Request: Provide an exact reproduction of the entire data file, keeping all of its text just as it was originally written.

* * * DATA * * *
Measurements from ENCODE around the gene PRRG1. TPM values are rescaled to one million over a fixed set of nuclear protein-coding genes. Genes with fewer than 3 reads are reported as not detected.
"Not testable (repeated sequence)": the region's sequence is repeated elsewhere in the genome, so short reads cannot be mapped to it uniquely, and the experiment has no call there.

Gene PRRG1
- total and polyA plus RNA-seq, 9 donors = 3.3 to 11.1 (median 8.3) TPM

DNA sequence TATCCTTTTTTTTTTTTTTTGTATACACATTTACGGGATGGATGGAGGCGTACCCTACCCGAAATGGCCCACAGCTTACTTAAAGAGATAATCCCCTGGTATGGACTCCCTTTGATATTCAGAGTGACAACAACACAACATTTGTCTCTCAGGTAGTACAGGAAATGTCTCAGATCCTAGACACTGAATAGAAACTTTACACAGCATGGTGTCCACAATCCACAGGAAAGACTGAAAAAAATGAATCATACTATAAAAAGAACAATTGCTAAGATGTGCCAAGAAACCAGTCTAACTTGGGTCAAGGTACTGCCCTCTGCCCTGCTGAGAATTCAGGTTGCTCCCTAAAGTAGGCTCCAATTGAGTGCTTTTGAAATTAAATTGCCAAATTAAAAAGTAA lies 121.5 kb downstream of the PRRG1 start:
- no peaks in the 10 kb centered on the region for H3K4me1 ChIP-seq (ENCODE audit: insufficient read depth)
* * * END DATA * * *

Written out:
Measurements from ENCODE around the gene PRRG1. TPM values are rescaled to one million over a fixed set of nuclear protein-coding genes. Genes with fewer than 3 reads are reported as not detected.
"Not testable (repeated sequence)": the region's sequence is repeated elsewhere in the genome, so short reads cannot be mapped to it uniquely, and the experiment has no call there.

Gene PRRG1
- total and polyA plus RNA-seq, 9 donors = 3.3 to 11.1 (median 8.3) TPM

DNA sequence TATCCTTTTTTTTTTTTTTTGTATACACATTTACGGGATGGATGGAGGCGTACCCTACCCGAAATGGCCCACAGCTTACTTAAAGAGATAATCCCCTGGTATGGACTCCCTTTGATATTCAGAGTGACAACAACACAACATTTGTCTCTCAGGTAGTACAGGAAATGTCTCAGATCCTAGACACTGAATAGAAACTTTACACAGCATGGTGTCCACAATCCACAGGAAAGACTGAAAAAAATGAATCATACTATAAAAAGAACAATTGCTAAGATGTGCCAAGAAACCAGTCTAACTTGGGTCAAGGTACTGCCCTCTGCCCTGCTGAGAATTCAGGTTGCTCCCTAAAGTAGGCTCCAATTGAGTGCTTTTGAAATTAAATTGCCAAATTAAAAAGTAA lies 121.5 kb downstream of the PRRG1 start:
- no peaks in the 10 kb centered on the region for H3K4me1 ChIP-seq (ENCODE audit: insufficient read depth)